Posted in: Opinion

Differentiation and distinctiveness – part one

Should brands be unique or just look unique? Our Creative Director, John, explores the theories behind brand success.

25th July 2023

John Taylor

John Taylor

John Taylor

Written by John Taylor,
Creative Director

With a unique mix of commercial and creative talents, coupled with a wealth of experience, John leads the brand strategy and creative direction for Better’s portfolio of national and international brands.

How do brands win the battle for attention and retention, not just against their competitors but against the millions of other distractions we face? How do they worm their way into our minds? How can you make sure your brand grows?

To understand some of the answers we need to take a trip back to 1961, when Rosser Reeves published his book Reality in Advertising. Born in 1910, this literal son of a preacher man, coined the phrase “Unique Selling Proposition” and while it was popularised by his book, he’d been using “USPs” for years with his creative partner Ted Bates at their advertising agency Ted Bates & Co.

Reeves defines the Unique Selling Proposition:

  1. Every advertising must offer a consumer proposition. It’s not simply words, product puffery, or storefront promotion. “Buy this product, and you will receive this precise benefit,” each advertising must state to each reader.
  2. The offering must be something that the competitor can’t or won’t provide. It must be unique—the brand’s distinctiveness or a claim not made in that particular advertising field.
  3. The concept must be so compelling that it can entice millions of new clients to try your product.

“M&M’S: It melts in your mouth not in your hand.” is an example of a Rosser Reeves line that is still recognised almost 70 years after being trademarked. His cigarette smoking, USP fuelled advertising exploits were so compelling they formed the inspiration for the character of Don Draper from Mad Men.

Reeves’ theory revolves heavily around the concept of uniqueness, with the word even being baked into the title of his theory. This was underlined further by Al Ries and Jack Trout in the 1980 book Positioning: The Battle for Your Mind.

This positioning theory suggests that in the overcrowded marketplace, the battle isn’t just for shelf space but for mental real estate” within the consumer’s mind. The goal being to carve out a unique position that differentiates you from competitors.

The phrase “positioning” wasn’t particularly new, in fact ad legend David Ogilvy (brother-in-law and advertising sparring partner to Rosser Reeves) stated there was no real consensus as to the meaning of positioning among marketing experts, choosing to define it as:

“What a product does, and who it is for. For instance, Dove has been successfully positioned as a bar of soap for women with dry hands, vs. a product for men with dirty hands.”

– David Ogilvy

These types of comments have led some people to argue that Ogilvy invented positioning as early as the mid-1950s. But nevertheless, Al Ries argues that positioning is:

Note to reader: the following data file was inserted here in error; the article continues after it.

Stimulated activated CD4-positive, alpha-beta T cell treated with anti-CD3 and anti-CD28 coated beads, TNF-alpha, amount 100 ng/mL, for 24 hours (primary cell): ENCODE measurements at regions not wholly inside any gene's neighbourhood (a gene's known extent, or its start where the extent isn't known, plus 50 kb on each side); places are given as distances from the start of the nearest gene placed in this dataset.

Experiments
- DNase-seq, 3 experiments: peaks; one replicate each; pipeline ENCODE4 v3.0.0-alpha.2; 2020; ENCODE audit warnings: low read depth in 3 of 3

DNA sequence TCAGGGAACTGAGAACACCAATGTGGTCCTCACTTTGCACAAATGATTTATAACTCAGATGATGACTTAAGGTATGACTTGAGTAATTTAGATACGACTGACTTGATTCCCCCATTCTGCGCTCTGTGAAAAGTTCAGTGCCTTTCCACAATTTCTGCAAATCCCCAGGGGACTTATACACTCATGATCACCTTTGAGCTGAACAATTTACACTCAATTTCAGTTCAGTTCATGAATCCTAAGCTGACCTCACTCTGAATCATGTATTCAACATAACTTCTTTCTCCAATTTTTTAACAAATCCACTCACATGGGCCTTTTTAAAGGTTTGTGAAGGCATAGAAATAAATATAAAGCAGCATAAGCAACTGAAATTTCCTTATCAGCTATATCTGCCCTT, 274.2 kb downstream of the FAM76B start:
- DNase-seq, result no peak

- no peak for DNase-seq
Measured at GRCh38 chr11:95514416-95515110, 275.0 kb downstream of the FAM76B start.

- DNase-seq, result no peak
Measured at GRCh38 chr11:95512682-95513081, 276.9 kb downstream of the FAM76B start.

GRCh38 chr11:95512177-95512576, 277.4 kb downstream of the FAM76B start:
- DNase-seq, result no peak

“An organised system for finding a window in the mind. It is based on the concept that communication can only take place at the right time and under the right circumstances.”

This system comes down to the fact that each product depending on category has a set of attributes and your product becomes unique by owning one of these attributes. Owning an attribute allows you to highlight your product but you can’t own the same attribute as a competitor.

While a 1980s life without YouTube, TikTok or mobile phones seems like an oasis of calm, this theory was originally touted as a way to compete with the information overload of modern life. One of the ways it did this was by suggesting that the mind only accepts information it agrees with. People generally see what they expect to see and hear what they expect to hear. Which means you need to build ladders to what you want them to accept, especially if it is a new idea.

For example: with something as wildly unfamiliar as the very first motor car, naming it a “horseless” carriage allowed people to build associations. Equally the famous Avis line launched in 1962 “Avis is only No.2 in rent a cars. So we try harder” exploited their underdog status, positioning them as caring more and as a side-effect positioned Hertz (the market leader) as lazy and complacent.

But this theory still requires an awful lot of ‘uniqueness’, we’re making products unique or identifying unique elements to create unique positions – just like Rosser Reeves was asking us to dig out the unique selling proposition based on unique benefits or claims.

So for 60 years or more the idea of DIFFERENTIATION with a hefty helping of uniqueness was the trendy cocktail that brand builders and marketeers were drinking. At least until 2010, when Ehrenberg-Bass Institute professors Byron Sharp and Jenni Romaniuk crashed the party in a big yellow bulldozer called DISTINCTIVENESS. But more about that in Part Two. In the meantime, think about your brand; think about its position in the market; think about what you’re communicating. Is it differentiated? Is your product or service really unique? Is there anything you could be doing to make it more so?

Keep an eye on the blog for Part Two of our exploration into Differentiation and Distinctiveness.

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